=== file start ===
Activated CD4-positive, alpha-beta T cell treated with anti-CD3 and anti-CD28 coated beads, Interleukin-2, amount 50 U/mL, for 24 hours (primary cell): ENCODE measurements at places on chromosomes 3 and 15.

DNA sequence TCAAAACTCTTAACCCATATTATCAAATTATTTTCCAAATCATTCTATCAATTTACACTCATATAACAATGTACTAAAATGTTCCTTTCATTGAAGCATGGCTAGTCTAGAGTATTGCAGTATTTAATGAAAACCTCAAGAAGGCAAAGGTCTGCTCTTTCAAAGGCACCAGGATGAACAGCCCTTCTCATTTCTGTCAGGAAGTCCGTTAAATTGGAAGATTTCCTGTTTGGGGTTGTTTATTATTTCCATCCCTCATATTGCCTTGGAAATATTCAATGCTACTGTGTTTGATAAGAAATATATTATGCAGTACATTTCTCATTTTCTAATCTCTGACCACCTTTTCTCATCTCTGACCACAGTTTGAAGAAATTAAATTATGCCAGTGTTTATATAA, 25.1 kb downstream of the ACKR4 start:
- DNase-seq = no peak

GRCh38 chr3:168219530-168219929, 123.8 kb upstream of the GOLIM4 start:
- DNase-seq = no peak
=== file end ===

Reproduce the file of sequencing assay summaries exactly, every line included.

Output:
Activated CD4-positive, alpha-beta T cell treated with anti-CD3 and anti-CD28 coated beads, Interleukin-2, amount 50 U/mL, for 24 hours (primary cell): ENCODE measurements at places on chromosomes 3 and 15.

DNA sequence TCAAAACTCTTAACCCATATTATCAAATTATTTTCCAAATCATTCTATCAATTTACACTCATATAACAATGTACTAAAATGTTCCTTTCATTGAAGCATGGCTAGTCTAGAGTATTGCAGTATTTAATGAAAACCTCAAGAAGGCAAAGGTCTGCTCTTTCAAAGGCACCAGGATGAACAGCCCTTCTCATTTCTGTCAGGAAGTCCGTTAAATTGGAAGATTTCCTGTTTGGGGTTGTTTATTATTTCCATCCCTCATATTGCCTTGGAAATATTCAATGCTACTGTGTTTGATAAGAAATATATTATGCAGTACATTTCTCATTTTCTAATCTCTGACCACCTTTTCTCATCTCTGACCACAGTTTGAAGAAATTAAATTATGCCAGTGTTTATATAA, 25.1 kb downstream of the ACKR4 start:
- DNase-seq = no peak

GRCh38 chr3:168219530-168219929, 123.8 kb upstream of the GOLIM4 start:
- DNase-seq = no peak